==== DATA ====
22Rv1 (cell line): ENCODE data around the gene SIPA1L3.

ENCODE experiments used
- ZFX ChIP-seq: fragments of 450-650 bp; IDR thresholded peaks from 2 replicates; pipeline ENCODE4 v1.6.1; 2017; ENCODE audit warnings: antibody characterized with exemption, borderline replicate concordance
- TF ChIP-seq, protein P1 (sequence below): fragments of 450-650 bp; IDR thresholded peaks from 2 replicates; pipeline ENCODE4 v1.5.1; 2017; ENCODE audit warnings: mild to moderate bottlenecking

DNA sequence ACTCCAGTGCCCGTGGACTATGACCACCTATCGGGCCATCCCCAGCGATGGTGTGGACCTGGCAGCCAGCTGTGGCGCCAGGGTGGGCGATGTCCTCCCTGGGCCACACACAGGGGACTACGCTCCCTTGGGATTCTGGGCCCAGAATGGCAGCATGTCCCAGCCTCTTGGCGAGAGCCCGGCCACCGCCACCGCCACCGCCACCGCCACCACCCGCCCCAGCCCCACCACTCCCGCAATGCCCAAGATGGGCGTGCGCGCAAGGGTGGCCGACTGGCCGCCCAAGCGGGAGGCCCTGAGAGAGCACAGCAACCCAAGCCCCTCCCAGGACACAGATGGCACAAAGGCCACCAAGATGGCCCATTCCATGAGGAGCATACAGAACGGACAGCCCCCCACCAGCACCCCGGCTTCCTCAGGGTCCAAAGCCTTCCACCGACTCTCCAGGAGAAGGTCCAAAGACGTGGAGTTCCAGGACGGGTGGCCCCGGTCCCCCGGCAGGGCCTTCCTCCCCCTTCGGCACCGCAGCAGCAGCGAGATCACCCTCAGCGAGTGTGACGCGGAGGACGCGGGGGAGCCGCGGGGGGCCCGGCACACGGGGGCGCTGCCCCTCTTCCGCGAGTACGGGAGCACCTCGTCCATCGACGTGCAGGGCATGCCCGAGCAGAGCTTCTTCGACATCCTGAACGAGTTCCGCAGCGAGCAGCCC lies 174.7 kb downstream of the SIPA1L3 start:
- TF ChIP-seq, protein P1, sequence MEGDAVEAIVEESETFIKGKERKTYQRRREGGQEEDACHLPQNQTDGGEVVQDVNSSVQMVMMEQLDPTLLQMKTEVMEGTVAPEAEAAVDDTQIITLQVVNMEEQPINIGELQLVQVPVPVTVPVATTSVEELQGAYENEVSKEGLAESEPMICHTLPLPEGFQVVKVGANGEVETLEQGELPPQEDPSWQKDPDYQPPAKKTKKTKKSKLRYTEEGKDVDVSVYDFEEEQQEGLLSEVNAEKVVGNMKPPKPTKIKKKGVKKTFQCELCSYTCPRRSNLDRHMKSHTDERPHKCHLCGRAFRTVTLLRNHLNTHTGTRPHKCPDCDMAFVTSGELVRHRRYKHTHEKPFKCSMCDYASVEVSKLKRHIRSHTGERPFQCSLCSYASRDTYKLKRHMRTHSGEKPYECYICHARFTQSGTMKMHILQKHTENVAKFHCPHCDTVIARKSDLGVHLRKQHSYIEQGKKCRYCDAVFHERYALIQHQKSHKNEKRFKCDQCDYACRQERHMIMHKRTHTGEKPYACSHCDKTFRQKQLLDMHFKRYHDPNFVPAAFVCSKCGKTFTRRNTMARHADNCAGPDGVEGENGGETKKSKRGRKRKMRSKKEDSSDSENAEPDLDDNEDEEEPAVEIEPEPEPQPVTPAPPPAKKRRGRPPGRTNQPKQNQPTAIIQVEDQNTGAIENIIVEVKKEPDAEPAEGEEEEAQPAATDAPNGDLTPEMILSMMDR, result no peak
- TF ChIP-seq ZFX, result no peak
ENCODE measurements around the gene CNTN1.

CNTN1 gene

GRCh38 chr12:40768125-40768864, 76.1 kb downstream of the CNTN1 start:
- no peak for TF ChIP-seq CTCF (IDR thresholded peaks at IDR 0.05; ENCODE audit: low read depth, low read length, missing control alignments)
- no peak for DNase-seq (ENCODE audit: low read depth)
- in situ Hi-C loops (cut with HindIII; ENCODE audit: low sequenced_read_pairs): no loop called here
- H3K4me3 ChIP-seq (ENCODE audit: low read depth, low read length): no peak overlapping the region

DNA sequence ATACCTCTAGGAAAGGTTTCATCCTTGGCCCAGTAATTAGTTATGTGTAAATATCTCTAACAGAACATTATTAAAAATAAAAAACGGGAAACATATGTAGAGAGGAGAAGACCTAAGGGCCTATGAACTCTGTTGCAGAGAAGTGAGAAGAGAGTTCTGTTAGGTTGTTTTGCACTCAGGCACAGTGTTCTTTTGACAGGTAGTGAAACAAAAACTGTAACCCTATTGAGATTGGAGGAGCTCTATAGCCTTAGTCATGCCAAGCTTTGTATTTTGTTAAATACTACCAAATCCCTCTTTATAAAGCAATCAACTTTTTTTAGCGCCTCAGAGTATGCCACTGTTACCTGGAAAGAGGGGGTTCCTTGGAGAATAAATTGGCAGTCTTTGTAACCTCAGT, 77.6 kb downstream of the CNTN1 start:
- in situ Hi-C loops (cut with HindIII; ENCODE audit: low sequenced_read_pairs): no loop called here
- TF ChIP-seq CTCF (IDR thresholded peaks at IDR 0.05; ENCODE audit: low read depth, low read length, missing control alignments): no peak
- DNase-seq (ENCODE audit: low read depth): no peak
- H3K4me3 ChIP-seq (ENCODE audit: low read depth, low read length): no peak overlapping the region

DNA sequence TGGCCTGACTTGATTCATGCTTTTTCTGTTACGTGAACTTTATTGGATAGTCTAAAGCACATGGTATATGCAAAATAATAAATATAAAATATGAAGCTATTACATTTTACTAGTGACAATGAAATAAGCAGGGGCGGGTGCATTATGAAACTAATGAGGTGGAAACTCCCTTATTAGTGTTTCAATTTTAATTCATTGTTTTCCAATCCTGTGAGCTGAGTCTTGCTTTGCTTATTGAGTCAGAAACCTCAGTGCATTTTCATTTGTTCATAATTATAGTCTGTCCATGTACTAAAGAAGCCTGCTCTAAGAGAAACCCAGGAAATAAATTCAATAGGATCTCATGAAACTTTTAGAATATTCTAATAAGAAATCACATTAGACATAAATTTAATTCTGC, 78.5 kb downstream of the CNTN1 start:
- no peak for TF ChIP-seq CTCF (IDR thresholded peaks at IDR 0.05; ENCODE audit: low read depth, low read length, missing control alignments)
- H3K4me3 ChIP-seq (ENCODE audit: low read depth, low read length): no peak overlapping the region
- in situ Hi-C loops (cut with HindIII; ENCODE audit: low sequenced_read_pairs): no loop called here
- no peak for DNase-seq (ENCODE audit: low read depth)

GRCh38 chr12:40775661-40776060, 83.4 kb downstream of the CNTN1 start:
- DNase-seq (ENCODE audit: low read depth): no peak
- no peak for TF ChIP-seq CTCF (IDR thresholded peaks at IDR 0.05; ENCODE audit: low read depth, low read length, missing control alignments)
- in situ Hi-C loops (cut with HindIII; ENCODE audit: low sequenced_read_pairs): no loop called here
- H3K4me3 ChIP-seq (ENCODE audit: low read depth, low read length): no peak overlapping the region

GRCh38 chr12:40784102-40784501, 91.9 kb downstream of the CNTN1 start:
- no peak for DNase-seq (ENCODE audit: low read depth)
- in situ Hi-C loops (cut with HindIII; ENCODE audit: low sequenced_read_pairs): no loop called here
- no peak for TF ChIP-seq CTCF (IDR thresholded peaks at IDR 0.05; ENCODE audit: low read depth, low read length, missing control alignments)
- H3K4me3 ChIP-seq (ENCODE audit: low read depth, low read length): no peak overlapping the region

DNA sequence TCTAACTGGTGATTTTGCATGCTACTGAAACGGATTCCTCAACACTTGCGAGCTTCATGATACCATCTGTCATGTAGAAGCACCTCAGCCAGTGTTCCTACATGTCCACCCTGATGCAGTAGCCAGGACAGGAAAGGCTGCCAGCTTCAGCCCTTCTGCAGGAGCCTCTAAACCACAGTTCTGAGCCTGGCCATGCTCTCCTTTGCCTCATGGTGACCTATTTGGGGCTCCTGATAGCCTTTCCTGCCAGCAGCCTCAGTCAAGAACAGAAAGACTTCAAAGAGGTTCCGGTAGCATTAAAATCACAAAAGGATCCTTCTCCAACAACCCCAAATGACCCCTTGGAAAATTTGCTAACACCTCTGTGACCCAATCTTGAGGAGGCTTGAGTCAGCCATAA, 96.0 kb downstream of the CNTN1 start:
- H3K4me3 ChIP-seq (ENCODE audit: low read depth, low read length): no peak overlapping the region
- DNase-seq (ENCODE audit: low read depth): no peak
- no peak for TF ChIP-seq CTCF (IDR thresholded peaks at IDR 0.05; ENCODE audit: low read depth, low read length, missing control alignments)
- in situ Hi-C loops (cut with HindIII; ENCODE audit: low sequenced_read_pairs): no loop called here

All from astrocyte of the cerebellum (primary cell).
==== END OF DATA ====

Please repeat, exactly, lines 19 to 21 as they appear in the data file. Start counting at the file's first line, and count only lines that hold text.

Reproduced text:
- H3K4me3 ChIP-seq (ENCODE audit: low read depth, low read length): no peak overlapping the region

DNA sequence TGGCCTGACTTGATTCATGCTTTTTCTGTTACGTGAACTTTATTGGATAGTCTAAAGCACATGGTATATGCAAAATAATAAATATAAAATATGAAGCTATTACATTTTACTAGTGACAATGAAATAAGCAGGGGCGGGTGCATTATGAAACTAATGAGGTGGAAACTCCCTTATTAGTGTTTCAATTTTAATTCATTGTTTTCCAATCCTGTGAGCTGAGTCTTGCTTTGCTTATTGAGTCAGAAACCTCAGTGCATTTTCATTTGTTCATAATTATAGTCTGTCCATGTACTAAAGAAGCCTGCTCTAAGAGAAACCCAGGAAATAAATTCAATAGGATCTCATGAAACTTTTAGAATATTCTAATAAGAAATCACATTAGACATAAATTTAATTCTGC, 78.5 kb downstream of the CNTN1 start:
- no peak for TF ChIP-seq CTCF (IDR thresholded peaks at IDR 0.05; ENCODE audit: low read depth, low read length, missing control alignments)